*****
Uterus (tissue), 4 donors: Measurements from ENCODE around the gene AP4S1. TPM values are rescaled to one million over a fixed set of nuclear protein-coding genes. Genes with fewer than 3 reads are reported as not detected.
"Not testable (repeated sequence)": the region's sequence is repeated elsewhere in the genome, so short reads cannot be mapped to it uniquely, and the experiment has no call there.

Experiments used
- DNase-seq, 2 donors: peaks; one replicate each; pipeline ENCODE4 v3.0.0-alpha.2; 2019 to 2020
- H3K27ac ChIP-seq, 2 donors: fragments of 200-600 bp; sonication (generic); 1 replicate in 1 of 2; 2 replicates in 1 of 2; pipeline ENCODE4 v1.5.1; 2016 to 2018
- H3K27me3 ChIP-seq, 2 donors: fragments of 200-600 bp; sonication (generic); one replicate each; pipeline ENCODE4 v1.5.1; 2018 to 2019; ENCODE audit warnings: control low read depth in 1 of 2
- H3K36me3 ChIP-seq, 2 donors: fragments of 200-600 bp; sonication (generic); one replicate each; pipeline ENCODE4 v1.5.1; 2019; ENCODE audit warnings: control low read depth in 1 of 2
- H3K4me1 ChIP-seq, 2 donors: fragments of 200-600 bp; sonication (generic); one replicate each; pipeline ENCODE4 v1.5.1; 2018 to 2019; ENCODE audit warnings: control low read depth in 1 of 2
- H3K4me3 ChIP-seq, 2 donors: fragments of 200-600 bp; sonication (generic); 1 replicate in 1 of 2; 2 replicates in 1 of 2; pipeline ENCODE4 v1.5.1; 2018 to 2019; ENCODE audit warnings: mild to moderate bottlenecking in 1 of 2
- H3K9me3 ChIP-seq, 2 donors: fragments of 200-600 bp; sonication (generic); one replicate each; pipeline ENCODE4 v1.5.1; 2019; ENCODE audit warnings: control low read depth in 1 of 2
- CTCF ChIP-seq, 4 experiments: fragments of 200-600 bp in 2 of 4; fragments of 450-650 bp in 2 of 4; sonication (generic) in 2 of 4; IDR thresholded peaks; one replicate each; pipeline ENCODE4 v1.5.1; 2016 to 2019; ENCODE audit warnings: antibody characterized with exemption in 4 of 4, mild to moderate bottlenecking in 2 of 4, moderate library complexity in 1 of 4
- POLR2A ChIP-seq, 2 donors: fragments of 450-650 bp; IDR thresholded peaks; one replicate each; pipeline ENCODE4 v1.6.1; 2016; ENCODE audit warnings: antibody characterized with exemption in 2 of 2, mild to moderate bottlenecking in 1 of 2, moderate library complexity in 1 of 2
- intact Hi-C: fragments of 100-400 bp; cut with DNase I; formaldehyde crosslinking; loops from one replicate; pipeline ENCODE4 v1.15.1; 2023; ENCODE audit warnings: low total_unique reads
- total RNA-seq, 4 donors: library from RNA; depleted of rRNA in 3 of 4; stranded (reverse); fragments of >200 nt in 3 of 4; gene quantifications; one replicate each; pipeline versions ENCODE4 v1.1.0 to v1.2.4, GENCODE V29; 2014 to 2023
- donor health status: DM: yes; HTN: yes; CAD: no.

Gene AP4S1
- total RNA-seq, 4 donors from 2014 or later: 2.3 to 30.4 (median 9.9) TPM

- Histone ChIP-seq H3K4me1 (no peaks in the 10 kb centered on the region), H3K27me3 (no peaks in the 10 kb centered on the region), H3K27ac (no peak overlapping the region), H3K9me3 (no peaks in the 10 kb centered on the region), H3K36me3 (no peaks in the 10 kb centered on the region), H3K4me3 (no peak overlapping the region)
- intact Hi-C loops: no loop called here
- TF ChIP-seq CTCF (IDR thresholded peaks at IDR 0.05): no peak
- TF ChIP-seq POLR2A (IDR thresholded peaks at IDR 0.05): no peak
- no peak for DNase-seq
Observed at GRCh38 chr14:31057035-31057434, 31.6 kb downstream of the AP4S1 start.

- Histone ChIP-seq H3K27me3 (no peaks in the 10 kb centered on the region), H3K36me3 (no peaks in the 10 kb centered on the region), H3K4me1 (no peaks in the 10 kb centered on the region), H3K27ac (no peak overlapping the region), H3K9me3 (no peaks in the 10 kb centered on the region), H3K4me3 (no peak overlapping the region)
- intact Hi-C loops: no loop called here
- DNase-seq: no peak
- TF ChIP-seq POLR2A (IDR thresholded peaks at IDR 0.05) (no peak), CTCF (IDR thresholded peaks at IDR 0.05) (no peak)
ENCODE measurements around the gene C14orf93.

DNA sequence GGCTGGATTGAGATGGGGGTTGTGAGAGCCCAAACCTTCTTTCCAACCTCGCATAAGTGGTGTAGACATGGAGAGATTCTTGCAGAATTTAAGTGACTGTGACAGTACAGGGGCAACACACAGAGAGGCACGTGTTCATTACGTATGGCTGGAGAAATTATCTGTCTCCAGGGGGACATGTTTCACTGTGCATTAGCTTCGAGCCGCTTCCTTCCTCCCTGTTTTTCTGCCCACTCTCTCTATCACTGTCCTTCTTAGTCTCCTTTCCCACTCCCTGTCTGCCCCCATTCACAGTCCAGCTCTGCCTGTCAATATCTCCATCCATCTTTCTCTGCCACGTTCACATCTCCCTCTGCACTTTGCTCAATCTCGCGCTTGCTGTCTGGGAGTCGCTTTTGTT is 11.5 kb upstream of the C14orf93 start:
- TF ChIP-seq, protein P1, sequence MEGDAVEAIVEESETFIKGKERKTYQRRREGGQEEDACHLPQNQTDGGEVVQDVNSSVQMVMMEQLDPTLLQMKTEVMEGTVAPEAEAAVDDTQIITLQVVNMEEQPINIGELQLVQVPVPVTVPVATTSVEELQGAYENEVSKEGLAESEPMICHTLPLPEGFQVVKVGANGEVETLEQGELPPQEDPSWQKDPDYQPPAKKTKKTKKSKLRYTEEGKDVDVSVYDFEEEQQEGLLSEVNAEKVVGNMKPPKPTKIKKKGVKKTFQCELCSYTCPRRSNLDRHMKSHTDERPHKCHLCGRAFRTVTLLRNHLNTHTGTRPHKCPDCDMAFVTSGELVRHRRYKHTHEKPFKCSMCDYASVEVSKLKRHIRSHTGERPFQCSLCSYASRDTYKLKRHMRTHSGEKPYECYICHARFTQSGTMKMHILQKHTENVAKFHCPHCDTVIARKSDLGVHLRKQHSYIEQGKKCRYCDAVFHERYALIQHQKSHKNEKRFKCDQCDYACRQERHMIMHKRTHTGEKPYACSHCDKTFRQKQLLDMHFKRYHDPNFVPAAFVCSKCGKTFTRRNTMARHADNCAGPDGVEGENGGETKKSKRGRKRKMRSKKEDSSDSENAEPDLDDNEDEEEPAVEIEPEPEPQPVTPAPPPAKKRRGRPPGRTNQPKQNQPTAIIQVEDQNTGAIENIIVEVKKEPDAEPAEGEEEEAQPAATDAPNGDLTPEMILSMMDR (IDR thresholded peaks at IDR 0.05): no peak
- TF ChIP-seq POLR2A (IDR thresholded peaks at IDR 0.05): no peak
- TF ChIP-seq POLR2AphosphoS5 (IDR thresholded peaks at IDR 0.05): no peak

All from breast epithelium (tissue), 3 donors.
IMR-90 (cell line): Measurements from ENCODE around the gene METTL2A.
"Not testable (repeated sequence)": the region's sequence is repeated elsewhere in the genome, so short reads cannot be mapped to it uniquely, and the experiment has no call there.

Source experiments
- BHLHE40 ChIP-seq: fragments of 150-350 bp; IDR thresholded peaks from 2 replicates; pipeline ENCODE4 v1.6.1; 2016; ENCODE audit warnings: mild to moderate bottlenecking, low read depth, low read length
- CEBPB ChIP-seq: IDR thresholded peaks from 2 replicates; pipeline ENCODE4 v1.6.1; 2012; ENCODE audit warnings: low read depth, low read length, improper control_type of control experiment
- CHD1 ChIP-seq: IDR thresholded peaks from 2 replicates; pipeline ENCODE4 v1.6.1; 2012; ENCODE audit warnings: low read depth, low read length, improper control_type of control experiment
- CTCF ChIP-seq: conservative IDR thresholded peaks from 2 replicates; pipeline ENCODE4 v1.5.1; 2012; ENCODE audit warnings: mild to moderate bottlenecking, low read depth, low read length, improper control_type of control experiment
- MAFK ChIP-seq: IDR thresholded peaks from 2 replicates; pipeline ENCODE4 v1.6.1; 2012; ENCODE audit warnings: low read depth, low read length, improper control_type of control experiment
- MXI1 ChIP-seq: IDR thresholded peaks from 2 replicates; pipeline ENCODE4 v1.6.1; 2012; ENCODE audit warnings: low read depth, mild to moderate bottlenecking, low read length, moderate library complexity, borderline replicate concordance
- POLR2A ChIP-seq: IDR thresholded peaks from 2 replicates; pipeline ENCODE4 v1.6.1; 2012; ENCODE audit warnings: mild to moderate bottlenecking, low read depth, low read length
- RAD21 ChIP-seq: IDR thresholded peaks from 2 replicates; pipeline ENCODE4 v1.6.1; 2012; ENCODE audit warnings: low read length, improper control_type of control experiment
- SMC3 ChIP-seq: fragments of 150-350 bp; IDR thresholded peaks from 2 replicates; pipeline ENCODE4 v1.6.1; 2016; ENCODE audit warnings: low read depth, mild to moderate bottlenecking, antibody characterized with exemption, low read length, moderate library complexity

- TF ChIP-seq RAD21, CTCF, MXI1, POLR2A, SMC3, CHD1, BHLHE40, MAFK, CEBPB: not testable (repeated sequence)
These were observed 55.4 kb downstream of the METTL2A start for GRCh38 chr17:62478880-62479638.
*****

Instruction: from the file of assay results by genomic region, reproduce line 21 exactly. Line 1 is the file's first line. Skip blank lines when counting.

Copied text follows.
- TF ChIP-seq POLR2A (IDR thresholded peaks at IDR 0.05): no peak